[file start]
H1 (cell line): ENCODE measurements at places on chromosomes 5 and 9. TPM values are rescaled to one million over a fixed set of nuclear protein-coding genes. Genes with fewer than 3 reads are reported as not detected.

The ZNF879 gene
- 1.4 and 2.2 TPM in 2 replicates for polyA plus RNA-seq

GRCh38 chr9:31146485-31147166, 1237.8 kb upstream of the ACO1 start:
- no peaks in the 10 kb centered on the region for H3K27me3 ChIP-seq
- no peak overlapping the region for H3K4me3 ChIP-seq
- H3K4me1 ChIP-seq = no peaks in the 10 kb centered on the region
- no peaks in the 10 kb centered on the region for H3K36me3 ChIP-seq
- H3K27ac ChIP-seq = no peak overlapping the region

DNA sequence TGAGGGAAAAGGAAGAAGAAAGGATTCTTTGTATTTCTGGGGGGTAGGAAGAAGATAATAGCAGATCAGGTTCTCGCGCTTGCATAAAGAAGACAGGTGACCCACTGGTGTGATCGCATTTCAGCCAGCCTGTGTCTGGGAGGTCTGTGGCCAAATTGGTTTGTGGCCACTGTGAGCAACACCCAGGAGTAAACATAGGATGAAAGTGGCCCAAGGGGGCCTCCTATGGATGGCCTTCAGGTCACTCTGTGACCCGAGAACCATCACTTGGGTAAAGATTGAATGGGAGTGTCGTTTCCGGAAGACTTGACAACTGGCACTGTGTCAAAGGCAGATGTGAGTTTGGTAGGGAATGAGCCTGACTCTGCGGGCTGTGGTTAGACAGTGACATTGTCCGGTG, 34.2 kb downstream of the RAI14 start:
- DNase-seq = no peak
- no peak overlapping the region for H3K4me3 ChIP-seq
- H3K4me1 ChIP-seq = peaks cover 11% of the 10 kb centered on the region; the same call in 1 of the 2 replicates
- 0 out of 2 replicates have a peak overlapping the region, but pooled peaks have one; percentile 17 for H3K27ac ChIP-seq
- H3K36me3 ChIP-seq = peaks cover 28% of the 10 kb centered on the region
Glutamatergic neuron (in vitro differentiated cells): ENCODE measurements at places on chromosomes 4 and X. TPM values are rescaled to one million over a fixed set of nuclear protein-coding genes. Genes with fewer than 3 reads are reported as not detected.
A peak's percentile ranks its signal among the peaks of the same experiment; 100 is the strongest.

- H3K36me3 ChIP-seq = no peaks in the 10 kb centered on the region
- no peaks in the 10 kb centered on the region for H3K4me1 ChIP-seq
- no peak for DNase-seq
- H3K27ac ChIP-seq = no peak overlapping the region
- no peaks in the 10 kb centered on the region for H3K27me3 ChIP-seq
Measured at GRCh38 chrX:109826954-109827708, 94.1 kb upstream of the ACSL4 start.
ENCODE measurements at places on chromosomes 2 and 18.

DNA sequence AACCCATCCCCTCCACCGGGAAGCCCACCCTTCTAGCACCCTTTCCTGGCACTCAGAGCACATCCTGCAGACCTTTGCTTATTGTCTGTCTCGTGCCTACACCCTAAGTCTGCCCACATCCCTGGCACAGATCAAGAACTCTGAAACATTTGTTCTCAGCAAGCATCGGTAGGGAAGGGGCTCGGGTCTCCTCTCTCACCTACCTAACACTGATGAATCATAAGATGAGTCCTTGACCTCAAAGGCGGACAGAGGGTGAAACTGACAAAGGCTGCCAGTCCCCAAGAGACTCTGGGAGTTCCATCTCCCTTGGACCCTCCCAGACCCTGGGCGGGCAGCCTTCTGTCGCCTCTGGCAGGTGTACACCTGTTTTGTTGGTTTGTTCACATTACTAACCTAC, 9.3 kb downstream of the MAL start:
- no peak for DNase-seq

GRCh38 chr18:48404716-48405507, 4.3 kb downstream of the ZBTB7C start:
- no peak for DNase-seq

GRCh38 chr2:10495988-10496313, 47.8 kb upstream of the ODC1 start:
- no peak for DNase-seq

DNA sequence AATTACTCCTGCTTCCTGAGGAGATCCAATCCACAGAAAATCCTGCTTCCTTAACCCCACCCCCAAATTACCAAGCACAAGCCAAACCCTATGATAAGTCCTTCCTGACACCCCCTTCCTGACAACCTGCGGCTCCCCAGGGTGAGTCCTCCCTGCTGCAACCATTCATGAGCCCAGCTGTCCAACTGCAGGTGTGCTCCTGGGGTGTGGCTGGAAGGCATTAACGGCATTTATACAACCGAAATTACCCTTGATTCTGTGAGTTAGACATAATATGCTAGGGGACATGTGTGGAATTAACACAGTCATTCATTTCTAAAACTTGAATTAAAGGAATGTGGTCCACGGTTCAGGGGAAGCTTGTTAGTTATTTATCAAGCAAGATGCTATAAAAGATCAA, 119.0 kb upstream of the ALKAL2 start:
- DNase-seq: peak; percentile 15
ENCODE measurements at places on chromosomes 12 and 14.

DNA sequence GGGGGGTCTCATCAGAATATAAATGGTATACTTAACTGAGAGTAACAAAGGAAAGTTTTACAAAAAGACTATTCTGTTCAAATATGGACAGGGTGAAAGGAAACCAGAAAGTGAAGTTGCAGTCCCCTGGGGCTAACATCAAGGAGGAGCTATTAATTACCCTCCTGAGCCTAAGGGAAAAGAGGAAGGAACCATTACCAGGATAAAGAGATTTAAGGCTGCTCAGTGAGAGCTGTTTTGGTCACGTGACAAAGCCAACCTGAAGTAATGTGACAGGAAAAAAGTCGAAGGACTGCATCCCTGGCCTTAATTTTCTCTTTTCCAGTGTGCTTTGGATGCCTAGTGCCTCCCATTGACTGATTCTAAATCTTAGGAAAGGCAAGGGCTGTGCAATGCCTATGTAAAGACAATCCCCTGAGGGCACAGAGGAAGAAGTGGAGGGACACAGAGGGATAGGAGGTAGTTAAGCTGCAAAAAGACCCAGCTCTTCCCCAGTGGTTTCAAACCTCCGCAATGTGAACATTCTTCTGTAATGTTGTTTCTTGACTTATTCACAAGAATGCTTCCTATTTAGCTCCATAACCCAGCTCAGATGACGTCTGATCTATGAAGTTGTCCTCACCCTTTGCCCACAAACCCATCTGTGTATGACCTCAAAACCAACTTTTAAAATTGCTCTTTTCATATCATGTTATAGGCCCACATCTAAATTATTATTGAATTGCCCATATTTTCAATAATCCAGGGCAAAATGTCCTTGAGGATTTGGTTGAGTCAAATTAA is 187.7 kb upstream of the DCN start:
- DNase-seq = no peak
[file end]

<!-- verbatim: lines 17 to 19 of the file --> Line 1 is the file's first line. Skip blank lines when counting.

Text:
A peak's percentile ranks its signal among the peaks of the same experiment; 100 is the strongest.

- H3K36me3 ChIP-seq = no peaks in the 10 kb centered on the region
- no peaks in the 10 kb centered on the region for H3K4me1 ChIP-seq